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General Motors wasn’t the only company to have its financial frailty exposed by the 2008 financial meltdown, but it was among the corporate giants that very nearly didn’t survive the crisis. Saddled with more brands than Mike and Carol Brady had kids, it became clear that Sophie’s Choice-level decisions needed to be made.
We at Consumer Guide often let major anniversaries slip by unnoticed, instead paying undue attention to lesser milestones. In keeping with that fine tradition, we honor the introduction of the poster child for wasteful motoring. And yes — it really has been ten years since you first saw a Hummer H2.
History has been unkind to the Hummer brand, and for the most part, rightly so. It would be hard to point at any General Motors project that better demonstrated a culture of commercial crassness, environmental tone-deafness, and just plain shortsightedness.
The Chevrolet Vega was meant to be a technical and efficiency tour de force. The good-looking, lightweight little car featured a number of cutting-edge features, and was positioned to prove that the Bow-Tie Brand—and on a broader scale General Motors—was in a position to take on the low-cost and fuel-efficient imports that were starting to show up in dealerships at the beginning of the Seventies.
One relatively easy way for an auto manufacturer to spur the sales of a given model is to play around with the trim levels offered.
Americans tend to enjoy their engine cylinder counts in even numbers. Engines of 4-, 6-, and 8 cylinders have powered an overwhelmingly large majority of the vehicles ever sold in the U.S, and for good reason.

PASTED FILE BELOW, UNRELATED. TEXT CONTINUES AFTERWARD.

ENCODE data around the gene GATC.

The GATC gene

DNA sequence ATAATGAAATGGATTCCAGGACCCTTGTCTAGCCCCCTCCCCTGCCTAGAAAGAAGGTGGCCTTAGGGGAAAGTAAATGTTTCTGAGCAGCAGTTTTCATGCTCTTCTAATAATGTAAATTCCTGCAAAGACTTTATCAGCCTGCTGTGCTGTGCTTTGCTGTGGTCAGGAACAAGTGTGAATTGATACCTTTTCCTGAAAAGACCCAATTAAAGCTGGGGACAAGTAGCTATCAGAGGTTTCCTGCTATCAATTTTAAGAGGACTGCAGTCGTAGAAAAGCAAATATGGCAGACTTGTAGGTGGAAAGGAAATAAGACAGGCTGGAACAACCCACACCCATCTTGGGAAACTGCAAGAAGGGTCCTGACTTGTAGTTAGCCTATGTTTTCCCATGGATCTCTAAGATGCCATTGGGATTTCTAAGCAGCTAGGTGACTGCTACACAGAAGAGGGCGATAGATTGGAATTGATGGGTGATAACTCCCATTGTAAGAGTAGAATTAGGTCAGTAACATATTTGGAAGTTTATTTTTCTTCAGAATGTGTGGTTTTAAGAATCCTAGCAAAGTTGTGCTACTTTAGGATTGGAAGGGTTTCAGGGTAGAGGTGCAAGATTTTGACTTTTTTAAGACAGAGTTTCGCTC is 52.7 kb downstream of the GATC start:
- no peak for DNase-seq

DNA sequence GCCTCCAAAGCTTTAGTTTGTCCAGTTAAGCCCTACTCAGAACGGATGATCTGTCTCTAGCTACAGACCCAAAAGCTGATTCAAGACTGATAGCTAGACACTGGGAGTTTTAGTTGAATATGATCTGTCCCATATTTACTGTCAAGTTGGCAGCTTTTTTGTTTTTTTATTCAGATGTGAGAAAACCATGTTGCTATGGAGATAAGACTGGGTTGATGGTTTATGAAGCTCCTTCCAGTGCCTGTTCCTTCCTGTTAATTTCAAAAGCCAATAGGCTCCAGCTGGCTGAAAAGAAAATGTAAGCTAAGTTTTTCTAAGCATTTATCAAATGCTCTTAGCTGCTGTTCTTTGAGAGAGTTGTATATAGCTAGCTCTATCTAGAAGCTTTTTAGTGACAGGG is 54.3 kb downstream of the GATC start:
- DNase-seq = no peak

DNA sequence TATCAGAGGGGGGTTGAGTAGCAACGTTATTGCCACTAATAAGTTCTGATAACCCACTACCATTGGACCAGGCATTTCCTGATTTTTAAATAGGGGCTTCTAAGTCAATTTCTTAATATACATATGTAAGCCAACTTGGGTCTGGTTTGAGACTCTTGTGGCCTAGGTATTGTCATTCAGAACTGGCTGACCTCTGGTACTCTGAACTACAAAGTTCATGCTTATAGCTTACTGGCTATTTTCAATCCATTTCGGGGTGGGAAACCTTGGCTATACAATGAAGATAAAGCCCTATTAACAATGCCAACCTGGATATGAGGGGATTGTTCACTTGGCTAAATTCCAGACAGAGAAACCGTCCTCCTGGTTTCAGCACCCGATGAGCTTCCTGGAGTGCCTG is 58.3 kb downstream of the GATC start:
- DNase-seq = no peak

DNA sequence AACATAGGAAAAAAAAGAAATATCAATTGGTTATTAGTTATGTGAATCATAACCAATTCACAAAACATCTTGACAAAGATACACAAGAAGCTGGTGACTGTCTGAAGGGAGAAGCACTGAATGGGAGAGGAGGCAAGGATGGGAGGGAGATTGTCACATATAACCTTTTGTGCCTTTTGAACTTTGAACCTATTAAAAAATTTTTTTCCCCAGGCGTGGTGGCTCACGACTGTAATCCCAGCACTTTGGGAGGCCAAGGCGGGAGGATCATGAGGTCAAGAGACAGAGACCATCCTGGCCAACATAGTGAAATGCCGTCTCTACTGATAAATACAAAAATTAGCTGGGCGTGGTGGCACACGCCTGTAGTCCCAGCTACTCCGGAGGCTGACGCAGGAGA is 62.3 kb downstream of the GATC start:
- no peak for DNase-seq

Illustrations by Frank Peiler
Since the turn of the century, U.S. car sellers have been shedding brands faster than the cable TV networks have been creating reality shows.
At a Volvo press-event dinner many years ago, I chanced into a conversation with one of the brand’s product-planning executives. We chatted pleasantly on the topic of wagons, and of the American market’s declining interesting in the body type.
Pontiacs were always a little cooler than Chevrolets, at least at Fremd High School in Palatine, Illinois, in the early Eighties. My take, and the take of my gearhead buddies at the study-hall table, was that the Firebird was a notch above the Camaro (thank the 400-cubic-inch V8), the Ventura was a bit better than the Nova, and the Grand Prix had it all over the Monte Carlo. On the subject of Bonneville versus Caprice, we were divided. Police versions of the big Chevy were cool enough to break down the barriers of brand loyalty.
If you attended at the Chicago Auto Show back in 2003 or 2004, you might have seen a Hummer-like SUV with “Studebaker” stamped on the liftgate. Posed by some rugged-looking rocks in a small Avanti Motor Corporation display, this hulking behemoth was a Hail Mary attempt by struggling Avanti Motor to cash in on the then-booming mega-SUV market. How did such a bizarrely branded vehicle ever come to pass?